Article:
with Mark Moulton
Disney’s Enchanted is a movie about Giselle, a princess wannabe from a fairy tale land. When a wicked witch pushes her into a well, Giselle suddenly finds herself instead in present-day New York city.
Following a hilarious scene, Robert Philip and his daughter Morgan discover this lost princess, realize she is out of place (to say the least) and invite her to stay with them at their apartment. Things get complicated as Morgan begins to care more for Giselle and divorcee Robert is trying to help her (in the midst of being distracted by her) to get back to her magical land where she won’t be so out of place (Spontaneously breaking into song during normal conversations is out of the ordinary…even in New York. This is hilarious). Meanwhile, Giselle simply believes that a hero will soon arrive to rescue her.
That hero comes in the form of Prince Edward who jumps into the well to find Giselle, return to the fairy tale land, and get married. But close behind Edward comes the wicked witch who has plans of her own…involving an apple…a deep sleep…well, you get the idea.
The movie continue to strew along its path elements from the plotlines of several older Disney fairy tale classics. It is like a trail of bread crumbs that let us retrace familiar steps through the magical world where anything can happen.
This cute, light-hearted film readily tickles the funny bone as the “flat” realities of fairy tales rub up against the more ragged, unpredictable edges of 3-D existence. As a family movie, this will please children, teenagers and adults- and not just females! Unfortunately, in seeking older viewership, the movie has a mix of innuendo and coarse humor…thus the movie has a PG rating. In addition, some scenes could frighten the very young.
Some Ideas for Family Interaction:
Despite the dizzying details that complicate the story line, see if you can discuss together some of these questions about Enchanted to gain some life insights related to this movie. (Don’t object too loudly that this was only mindless diversion and indulgent play…I once read a serious book about psychology and life organized entirely around the children’s tale, “The Velveteen Rabbit”!):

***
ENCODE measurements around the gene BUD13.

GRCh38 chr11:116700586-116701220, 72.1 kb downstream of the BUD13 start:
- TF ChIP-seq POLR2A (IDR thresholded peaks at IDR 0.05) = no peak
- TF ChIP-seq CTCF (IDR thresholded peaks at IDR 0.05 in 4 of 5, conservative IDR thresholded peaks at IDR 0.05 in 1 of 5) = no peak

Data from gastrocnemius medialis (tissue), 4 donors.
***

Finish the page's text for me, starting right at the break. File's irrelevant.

(1) Since Giselle and Robert Phillip started out with very different points of view about life, do what you can to explain how each of them looked at things differently. (Also: Did either one – or did both – think themself to be totally honest about the world “as it really is”?)
(2) Giselle, on her way to becoming a “real” somebody even though she didn’t realize it, gradually began to bump against not only new physical barriers but also, every time she turned around, obstacles to doing things the ways she was used to doing them. Over time she became willing to accept more that she was interacting with a very different reality. How did working with Robert towards a mutual relationship help her get better at accepting disappointment? (And: When life in the 3-D world of human beings next throws Giselle some curve balls – now that she has left Andalasia for Robert – what will you advise her to do to handle the disappointment she will feel?
(3) In your view, is the blind belief in romantic love that some people in our world have (as in, “it’s enough to keep us together that we share this feeling of attachment”) enough to bind lovers together through life’s trials and disappointments? (Or are there better things on which a couple can rely to keep them united when times get bad?)
[(4) What way(s) of looking at things do fairy tales share in common with how we find ourselves adapting to life in our reality? Is there anything from the fairy tale world you could incorporate more of, as you go about your life (assuming yours isn’t like a fairy tale already!)?]